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Encyclopedia > Alpine Warfare
History of warfare
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Ancient warfare
Medieval warfare
Early modern warfare
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A typically white color clothes of a soldier trained for mountain warfare. Here a US Marines skier is seen in one made out of cotton
A typically white color clothes of a soldier trained for mountain warfare. Here a US Marines skier is seen in one made out of cotton

Mountain warfare refers to warfare in the mountains. This type of warfare is also called Alpine warfare (from the Alps mountains) where this warfare was first noticed. This type of warfare is one of the most dangerous, as it involves fighting not only the enemy but also the extreme cold and inaccessible heights. The problems multiply due to avalanches of snow or rocks, either natural or induced by the enemy. The history of warfare is the history of war and its evolution and development over time. ... Prehistoric warfare is war conducted in the era before writing, states and other such large social organizations. ... Ancient warfare is war as conducted from the beginnings of history to the end of the ancient period. ... Medieval warfare is the warfare of the European Middle Ages. ... Early modern warfare is associated with the start of the widespread use of gunpowder and the development of suitable weapons to use the explosive. ... Modern warfare is a complex affair, involving the widespread use of highly adavanced technology. ... Naval warfare is combat in and on seas and oceans. ... For the Boston area punk band see Siege (band). ... Trench warfare is a form of war in which both opposing armies have static lines of fortifications dug into the ground, facing each other. ... Distinguish from the type of ape called a gorilla. ... Aerial warfare is the use of aircraft and other flying machines for the purposes of warfare. ... Armoured warfare in modern warfare is understood to be the use of armoured fighting vehicles as a central component of the methods of war. ... Maneuver warfare is a concept of warfare that advocates attempting to defeat an adversary by incapacitating their decision-making through shock and disruption. ... Urban warfare is warfare conducted in populated urban areas such as towns and cities. ... Nuclear war, or atomic war, is war in which nuclear weapons are used. ... Space warfare is warfare that takes place in outer space. ... This is a list of lists of wars, sorted by country, date, region, and type of conflict. ... History -- Military history -- Lists of battles This is a partial list of battles that have entries in Wikipedia. ... The 1453 Siege of Constantinople (painted 1499) A siege is a prolonged military assault and blockade on a city or fortress with the intent of conquering by force or attrition. ... Image File history File links USMarineskier. ... Image File history File links USMarineskier. ... United States Marine Corps Emblem The United States Marine Corps (USMC) is the second smallest of the five branches of the United States armed forces, with 170,000 active and 40,000 reserve Marines as of 2002. ... Skiing is the activity of gliding over snow using skis (originally wooden planks, now usually made from fiberglass or related composites) strapped to the feet with ski bindings. ... Cotton is a soft fibre that grows around the seeds of the cotton plant, a shrub native to the tropical and subtropical regions of both the Old World and the New World. ... Mount McKinley in Alaska has one of the largest visible base-to-summit elevation differences anywhere A mountain is a landform that extends above the surrounding terrain in a limited area. ... The West face of the Petit Dru above the Chamonix valley near the Mer de Glace. ... This article refers to the natural event known as an avalanche. ... A fresh snowfall in Colorados (USA) high forests. ...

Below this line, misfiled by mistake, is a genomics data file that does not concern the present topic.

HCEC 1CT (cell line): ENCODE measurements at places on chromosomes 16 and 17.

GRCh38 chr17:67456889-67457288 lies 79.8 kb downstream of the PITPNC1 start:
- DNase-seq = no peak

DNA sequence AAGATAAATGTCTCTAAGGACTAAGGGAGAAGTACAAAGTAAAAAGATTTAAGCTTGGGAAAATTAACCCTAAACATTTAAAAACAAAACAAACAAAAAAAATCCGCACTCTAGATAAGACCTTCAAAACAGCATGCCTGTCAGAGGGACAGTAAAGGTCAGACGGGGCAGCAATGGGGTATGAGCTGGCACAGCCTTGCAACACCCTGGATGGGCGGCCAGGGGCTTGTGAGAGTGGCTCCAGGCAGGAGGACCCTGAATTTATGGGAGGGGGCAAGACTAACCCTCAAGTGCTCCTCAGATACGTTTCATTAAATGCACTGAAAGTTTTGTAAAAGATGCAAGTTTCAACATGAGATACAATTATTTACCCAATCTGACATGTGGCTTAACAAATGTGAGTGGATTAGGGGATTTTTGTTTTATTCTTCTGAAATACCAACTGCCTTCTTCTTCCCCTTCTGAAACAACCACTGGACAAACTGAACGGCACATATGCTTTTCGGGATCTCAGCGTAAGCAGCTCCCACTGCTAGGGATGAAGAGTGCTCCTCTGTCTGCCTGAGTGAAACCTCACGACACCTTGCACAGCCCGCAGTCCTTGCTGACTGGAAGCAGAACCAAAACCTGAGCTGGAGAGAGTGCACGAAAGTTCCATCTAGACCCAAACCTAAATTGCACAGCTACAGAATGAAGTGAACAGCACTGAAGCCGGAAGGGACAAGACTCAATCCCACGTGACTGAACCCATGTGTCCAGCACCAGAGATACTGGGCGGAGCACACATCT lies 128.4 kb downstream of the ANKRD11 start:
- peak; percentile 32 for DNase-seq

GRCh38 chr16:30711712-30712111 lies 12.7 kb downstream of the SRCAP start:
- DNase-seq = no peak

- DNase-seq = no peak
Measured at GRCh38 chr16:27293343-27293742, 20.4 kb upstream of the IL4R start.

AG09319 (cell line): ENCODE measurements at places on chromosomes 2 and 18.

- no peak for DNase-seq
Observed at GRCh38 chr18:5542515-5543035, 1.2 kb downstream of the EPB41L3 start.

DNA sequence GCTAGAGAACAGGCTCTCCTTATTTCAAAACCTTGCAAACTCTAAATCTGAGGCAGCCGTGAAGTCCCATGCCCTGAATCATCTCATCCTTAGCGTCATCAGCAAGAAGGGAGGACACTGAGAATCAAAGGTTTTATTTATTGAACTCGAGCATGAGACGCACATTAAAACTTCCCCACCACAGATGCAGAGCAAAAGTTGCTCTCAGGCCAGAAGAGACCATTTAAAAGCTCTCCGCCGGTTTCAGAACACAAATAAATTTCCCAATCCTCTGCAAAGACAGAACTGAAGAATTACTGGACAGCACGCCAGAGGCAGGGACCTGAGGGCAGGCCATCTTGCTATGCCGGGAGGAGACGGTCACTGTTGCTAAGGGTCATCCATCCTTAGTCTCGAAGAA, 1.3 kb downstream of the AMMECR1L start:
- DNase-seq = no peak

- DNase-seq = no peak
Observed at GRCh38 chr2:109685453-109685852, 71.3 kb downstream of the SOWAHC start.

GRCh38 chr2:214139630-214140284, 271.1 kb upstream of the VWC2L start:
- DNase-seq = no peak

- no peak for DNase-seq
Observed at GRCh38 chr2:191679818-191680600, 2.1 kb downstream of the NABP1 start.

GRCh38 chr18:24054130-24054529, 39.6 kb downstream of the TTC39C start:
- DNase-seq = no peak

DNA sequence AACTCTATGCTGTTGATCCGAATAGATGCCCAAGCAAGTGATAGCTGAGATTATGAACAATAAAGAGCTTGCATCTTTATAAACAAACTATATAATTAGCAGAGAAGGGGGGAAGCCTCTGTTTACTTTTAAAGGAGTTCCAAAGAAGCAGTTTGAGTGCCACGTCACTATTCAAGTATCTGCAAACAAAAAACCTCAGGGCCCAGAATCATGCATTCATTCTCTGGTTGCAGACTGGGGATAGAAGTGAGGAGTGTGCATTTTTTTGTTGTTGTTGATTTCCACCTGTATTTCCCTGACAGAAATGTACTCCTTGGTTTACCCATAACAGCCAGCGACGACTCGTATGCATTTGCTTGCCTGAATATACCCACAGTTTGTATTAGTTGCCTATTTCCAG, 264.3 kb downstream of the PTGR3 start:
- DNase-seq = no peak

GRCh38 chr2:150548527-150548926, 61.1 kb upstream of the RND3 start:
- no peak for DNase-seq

The long nights and great distances on huge, snow-covered peaks at sub-zero degree temperatures demands great endurance and patience. Winning the warfare essentially boils down to holding the high ground in the battle. Mountains, at any time of year, are dangerous -- lightning, high wind, rock fall, extreme cold, or falls into crevasses and cliffs all being able to cause death. In war, the dangers multiply exponentially. Movement, medical evacuation and resupply up steep slopes, often where even mules cannot go, involves enormous exertion of energy. Lightning over Pentagon City in Arlington County, Virginia Cloud to cloud lightning Lightning is a powerful natural electrostatic discharge produced during a thunderstorm. ... Crevasse on the Gorner Glacier, Zermatt, Switzerland. ... Cliffs on the banks of the River Severn, near Bristol, England In geography, a cliff is a significant vertical, or near vertical, rock exposure. ... In its common modern meaning, a mule is the offspring of a male donkey and a female horse. ...